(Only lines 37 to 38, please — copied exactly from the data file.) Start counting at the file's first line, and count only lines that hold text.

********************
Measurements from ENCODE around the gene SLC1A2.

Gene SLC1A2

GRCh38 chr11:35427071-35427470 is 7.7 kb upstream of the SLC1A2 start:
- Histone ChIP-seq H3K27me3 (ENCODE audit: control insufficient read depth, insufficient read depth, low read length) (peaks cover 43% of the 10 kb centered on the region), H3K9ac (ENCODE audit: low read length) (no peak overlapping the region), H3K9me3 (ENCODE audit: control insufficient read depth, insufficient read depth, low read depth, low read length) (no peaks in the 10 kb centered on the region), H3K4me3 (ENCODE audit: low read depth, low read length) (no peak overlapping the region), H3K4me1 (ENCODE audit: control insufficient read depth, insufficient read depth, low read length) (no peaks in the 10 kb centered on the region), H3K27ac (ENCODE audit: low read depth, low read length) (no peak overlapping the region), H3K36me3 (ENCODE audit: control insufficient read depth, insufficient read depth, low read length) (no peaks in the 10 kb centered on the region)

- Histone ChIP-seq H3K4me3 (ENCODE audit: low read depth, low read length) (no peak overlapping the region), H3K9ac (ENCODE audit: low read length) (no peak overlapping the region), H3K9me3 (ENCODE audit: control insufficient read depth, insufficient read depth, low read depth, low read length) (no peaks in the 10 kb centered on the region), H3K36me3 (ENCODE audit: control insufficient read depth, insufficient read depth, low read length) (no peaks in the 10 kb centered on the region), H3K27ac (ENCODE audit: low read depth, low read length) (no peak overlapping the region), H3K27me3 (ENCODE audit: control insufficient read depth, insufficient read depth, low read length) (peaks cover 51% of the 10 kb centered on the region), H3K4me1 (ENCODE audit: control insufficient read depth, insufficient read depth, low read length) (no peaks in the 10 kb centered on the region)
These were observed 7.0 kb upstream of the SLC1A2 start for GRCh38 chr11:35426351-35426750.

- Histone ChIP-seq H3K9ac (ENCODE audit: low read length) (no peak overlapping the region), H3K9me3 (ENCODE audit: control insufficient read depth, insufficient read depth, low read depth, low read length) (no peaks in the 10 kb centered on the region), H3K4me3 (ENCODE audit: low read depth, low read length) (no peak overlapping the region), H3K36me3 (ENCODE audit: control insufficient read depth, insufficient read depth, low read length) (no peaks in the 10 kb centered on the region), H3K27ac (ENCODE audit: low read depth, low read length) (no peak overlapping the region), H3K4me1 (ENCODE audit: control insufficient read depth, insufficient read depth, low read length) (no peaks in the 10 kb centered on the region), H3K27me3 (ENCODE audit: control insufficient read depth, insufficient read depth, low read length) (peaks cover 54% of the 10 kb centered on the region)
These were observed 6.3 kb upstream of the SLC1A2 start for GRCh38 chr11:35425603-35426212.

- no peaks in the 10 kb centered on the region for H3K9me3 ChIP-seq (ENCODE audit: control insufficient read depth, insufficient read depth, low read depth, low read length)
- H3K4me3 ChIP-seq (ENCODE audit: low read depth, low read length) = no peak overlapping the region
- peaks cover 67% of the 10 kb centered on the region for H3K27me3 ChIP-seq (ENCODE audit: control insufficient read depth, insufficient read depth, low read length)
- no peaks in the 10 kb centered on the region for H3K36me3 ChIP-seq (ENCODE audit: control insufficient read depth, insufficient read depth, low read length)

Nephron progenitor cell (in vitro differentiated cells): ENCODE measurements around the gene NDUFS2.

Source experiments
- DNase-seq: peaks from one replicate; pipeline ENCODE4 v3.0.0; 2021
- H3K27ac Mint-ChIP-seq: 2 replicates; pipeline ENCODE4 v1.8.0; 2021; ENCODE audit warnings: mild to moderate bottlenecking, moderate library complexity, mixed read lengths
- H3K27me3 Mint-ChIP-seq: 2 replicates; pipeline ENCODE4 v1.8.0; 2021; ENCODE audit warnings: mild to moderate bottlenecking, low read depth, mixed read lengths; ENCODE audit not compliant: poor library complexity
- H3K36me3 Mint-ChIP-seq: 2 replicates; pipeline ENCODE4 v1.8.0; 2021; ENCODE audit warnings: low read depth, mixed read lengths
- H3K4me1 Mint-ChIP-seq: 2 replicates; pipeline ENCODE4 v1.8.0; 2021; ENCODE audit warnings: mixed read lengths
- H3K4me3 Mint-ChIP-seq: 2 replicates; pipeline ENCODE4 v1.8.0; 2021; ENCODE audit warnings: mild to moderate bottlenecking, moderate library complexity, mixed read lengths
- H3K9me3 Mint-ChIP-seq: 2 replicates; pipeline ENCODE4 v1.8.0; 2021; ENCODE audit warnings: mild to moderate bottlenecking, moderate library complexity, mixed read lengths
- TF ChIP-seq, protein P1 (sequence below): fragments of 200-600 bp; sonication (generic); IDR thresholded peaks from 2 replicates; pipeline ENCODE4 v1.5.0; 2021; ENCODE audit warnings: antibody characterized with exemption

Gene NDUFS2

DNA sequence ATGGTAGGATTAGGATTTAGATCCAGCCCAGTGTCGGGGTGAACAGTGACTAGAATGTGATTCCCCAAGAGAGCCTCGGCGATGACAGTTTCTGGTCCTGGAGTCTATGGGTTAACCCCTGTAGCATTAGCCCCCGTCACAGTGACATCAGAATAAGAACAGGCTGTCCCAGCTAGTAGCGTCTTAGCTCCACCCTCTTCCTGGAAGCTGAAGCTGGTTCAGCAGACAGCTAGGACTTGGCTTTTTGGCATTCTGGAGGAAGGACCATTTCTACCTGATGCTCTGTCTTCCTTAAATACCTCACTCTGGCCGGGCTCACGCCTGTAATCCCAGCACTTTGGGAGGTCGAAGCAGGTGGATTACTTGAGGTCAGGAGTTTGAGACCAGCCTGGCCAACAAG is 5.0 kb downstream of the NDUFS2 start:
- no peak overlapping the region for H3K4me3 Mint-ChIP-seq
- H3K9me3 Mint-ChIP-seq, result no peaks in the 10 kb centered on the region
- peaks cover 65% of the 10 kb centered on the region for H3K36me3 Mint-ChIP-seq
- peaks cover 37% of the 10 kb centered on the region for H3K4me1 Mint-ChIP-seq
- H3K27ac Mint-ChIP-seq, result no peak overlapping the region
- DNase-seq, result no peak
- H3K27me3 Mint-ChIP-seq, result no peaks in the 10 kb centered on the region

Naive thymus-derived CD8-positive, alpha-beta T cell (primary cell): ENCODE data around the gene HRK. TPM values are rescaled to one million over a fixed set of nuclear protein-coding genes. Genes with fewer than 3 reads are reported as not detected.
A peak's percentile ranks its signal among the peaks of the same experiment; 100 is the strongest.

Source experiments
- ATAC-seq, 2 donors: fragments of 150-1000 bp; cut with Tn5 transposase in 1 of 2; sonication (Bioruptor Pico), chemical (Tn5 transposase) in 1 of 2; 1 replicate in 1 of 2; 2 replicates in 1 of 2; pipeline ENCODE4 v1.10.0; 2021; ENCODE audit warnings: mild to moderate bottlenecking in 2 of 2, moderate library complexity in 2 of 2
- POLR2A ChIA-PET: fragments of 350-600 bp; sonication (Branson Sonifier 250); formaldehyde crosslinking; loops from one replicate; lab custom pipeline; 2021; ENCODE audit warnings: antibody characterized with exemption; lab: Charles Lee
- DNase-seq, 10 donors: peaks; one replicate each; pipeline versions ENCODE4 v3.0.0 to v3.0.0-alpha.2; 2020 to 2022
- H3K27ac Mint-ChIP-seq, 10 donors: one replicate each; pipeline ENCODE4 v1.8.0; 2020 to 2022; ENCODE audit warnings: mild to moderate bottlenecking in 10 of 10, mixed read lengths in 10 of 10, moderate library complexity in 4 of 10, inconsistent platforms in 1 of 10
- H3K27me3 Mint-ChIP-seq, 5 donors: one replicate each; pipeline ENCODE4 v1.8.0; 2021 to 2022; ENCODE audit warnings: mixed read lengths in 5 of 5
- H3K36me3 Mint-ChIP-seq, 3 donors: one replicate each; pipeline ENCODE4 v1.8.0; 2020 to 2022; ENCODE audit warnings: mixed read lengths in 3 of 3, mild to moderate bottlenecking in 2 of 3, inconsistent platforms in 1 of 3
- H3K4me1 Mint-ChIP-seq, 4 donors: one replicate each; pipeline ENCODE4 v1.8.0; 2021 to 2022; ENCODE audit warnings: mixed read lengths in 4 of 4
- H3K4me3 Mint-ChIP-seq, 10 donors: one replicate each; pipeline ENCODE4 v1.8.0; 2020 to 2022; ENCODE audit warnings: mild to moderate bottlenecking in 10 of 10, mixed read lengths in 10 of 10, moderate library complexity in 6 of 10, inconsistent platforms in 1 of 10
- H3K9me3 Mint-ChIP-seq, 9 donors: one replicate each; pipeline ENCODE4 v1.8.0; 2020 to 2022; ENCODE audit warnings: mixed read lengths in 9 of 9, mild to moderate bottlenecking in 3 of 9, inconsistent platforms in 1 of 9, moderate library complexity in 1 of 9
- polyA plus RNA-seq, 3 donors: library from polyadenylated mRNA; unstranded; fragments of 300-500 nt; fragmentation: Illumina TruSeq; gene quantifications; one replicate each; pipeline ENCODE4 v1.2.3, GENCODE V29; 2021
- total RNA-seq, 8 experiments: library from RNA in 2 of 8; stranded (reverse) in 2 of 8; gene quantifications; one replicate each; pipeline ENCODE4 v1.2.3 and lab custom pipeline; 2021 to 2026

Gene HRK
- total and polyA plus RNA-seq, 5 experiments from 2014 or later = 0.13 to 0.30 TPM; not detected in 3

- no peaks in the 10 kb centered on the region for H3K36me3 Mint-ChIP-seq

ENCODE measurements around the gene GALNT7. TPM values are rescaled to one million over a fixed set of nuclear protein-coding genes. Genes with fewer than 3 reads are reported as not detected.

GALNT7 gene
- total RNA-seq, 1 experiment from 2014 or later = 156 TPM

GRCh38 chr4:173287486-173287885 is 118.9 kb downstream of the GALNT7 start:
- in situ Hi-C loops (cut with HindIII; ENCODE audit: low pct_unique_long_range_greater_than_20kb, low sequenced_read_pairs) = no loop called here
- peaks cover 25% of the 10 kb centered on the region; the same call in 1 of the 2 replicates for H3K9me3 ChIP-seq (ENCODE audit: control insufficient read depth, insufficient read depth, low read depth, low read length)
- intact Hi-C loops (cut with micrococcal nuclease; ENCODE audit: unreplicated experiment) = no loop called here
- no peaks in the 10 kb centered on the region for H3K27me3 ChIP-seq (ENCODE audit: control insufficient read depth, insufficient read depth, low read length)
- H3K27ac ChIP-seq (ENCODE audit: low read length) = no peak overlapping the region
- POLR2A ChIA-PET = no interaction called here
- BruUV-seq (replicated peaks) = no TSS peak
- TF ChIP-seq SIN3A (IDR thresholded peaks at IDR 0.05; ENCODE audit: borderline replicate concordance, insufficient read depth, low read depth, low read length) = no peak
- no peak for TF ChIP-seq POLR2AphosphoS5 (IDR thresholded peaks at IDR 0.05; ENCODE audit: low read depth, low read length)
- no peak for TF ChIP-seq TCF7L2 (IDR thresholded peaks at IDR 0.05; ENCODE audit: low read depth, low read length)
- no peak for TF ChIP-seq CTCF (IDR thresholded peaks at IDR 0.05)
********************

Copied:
- DNase-seq, 10 donors: peaks; one replicate each; pipeline versions ENCODE4 v3.0.0 to v3.0.0-alpha.2; 2020 to 2022
- H3K27ac Mint-ChIP-seq, 10 donors: one replicate each; pipeline ENCODE4 v1.8.0; 2020 to 2022; ENCODE audit warnings: mild to moderate bottlenecking in 10 of 10, mixed read lengths in 10 of 10, moderate library complexity in 4 of 10, inconsistent platforms in 1 of 10